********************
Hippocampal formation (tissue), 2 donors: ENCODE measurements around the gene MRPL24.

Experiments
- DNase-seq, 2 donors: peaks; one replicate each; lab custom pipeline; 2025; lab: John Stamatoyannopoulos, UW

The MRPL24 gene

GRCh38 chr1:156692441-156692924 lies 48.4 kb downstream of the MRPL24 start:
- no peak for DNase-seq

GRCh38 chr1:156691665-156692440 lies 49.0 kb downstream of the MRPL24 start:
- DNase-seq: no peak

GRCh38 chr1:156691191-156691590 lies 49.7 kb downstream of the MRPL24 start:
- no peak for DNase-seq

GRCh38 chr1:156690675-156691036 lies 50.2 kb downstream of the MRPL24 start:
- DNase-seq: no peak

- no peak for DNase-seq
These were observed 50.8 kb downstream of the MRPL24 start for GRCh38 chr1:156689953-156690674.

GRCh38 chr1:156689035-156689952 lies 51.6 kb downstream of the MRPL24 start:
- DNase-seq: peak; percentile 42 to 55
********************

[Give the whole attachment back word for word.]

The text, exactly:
Hippocampal formation (tissue), 2 donors: ENCODE measurements around the gene MRPL24.

Experiments
- DNase-seq, 2 donors: peaks; one replicate each; lab custom pipeline; 2025; lab: John Stamatoyannopoulos, UW

The MRPL24 gene

GRCh38 chr1:156692441-156692924 lies 48.4 kb downstream of the MRPL24 start:
- no peak for DNase-seq

GRCh38 chr1:156691665-156692440 lies 49.0 kb downstream of the MRPL24 start:
- DNase-seq: no peak

GRCh38 chr1:156691191-156691590 lies 49.7 kb downstream of the MRPL24 start:
- no peak for DNase-seq

GRCh38 chr1:156690675-156691036 lies 50.2 kb downstream of the MRPL24 start:
- DNase-seq: no peak

- no peak for DNase-seq
These were observed 50.8 kb downstream of the MRPL24 start for GRCh38 chr1:156689953-156690674.

GRCh38 chr1:156689035-156689952 lies 51.6 kb downstream of the MRPL24 start:
- DNase-seq: peak; percentile 42 to 55